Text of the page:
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TitleFirst vertical derivative of magnetic anomalies map, Canada / Carte des anomalies de la derivée première verticale du champ magnétique, Canada
LicencePlease note the adoption of the Open Government Licence - Canada supersedes any previous licences.
AuthorMiles, W F; Oneschuk, DORCID logo
SourceGeological Survey of Canada, Open File 7878, 2016, 1 sheet, Open Access logo Open Access
LinksGeophysical Data - Données géophysiques
PublisherNatural Resources Canada
Documentopen file
Lang.English; French
Maps1 map
Map Info.geophysical, magnetic anomalies, first derivative, 1:7,500,000
ProjectionLambert Conformal Conic Projection (NAD83)
Mediaon-line; digital
RelatedThis publication supercedes First vertical derivative of magnetic anomalies map, Canada
RelatedThis publication is related to Magnetic anomaly map, Canada
File formatpdf
ProvinceBritish Columbia; Alberta; Saskatchewan; Manitoba; Ontario; Quebec; New Brunswick; Nova Scotia; Prince Edward Island; Newfoundland and Labrador; Northwest Territories; Yukon; Nunavut; Canada
NTS1; 2; 3; 10; 11; 12; 13; 14; 15; 16; 20; 21; 22; 23; 24; 25; 26; 27; 28; 29; 30; 31; 32; 33; 34; 35; 36; 37; 38; 39; 40; 41; 42; 43; 44; 45; 46; 47; 48; 49; 52; 53; 54; 55; 56; 57; 58; 59; 62; 63; 64; 65; 66; 67; 68; 69; 72; 73; 74; 75; 76; 77; 78; 79; 82; 83; 84; 85; 86; 87; 88; 89; 92; 93; 94; 95; 96; 97; 98; 99; 102; 103; 104; 105; 106; 107; 114O; 114P; 115; 116; 117; 120; 340; 560
AreaCanada; United States of America; Greenland; Denmark
Lat/Long WENS-141.5000 -20.0000 90.0000 41.0000
Subjectsgeophysics; magnetic anomalies; total field magnetics; structural trends; magnetic interpretations; geophysical interpretations
ProgramGSC Central Canada Division
Released2016 01 28
AbstractThe first vertical derivative of magnetic anomalies map of Canada shows small variations in the magnetic field. The derivative is calculated from the residual magnetic field and enhances the short wavelength component of the field. The magnetic character of a rock depends on its composition and its deformational and metamorphic history. To map these variations, the Geological Survey of Canada has been acquiring aeromagnetic data since 1947. Over the years, more than 500 surveys have been carried out, generally with a flight-line spacing of 800 m and an altitude of 305 m above the ground. These aeromagnetic surveys have been levelled to each other to correct for arbitrary datums, slow variations of Earth's magnetic field over time, and differing survey specifications. The dominant structural trends of geological provinces, truncation of those trends at structural boundaries, and the characteristic patterns of suture zones can be recognized on the magnetic anomaly map. The magnetic signature of Precambrian basement rocks can be seen through the Phanerozoic sedimentary basin cover. Major dyke swarms can be traced over hundreds of kilometres from their radiating linear magnetic pattern. Oceanic crust has a characteristic striped magnetic pattern that is due to changes in the polarity of Earth's magnetic field, which occur over intervals of millions of years.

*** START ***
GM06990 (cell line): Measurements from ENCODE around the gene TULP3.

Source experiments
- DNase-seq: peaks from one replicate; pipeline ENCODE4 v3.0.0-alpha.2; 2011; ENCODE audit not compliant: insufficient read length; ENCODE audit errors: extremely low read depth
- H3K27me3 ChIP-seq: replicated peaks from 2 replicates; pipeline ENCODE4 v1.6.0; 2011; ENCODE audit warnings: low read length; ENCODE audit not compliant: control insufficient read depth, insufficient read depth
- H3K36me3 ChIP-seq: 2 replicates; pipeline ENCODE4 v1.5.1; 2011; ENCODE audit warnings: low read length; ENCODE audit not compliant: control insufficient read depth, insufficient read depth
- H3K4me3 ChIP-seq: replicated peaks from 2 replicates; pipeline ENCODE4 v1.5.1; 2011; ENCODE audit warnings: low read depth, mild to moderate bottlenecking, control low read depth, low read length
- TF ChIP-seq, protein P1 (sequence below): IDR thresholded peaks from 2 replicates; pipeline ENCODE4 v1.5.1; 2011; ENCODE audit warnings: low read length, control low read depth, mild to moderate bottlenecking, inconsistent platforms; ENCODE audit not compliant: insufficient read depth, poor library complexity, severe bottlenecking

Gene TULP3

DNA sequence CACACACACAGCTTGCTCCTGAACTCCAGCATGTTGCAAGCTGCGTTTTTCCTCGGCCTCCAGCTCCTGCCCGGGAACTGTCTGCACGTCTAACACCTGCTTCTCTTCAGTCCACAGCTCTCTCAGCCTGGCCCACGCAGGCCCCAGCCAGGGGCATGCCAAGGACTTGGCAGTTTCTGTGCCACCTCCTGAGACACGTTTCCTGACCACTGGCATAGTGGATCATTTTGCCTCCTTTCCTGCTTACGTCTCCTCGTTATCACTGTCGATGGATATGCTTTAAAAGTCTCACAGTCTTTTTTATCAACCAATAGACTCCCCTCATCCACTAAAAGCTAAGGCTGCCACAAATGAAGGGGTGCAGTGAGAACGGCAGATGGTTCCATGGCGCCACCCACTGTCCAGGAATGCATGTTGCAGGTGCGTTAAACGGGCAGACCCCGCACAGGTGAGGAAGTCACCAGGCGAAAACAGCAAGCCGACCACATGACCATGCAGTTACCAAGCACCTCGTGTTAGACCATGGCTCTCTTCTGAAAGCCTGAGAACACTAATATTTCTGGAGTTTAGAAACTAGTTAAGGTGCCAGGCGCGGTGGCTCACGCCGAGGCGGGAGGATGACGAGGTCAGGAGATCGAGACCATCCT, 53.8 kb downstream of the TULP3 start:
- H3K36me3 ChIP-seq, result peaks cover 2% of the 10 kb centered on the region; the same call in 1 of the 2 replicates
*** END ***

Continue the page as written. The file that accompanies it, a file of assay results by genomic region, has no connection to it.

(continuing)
Summary(Plain Language Summary, not published)
This map is a compilation of aeromagnetic surveys of Canada. Aeromagnetic surveys measure the total intensity of the earth's magnetic field. The field was measured by a magnetometer aboard an aircraft flown in parallel lines spaced at 200 m to 1600 m across the map area. The magnetic field reflects magnetic properties of bedrock and provides qualitative and quantitative information used in geological mapping. Understanding the geology will help geologists map the area, assist mineral/hydrocarbon exploration activities, and provide useful information necessary for communities, aboriginal associations, and government to make land use decisions. This survey was flown to improve our knowledge of the area. It will support ongoing geological mapping and resource assessment.

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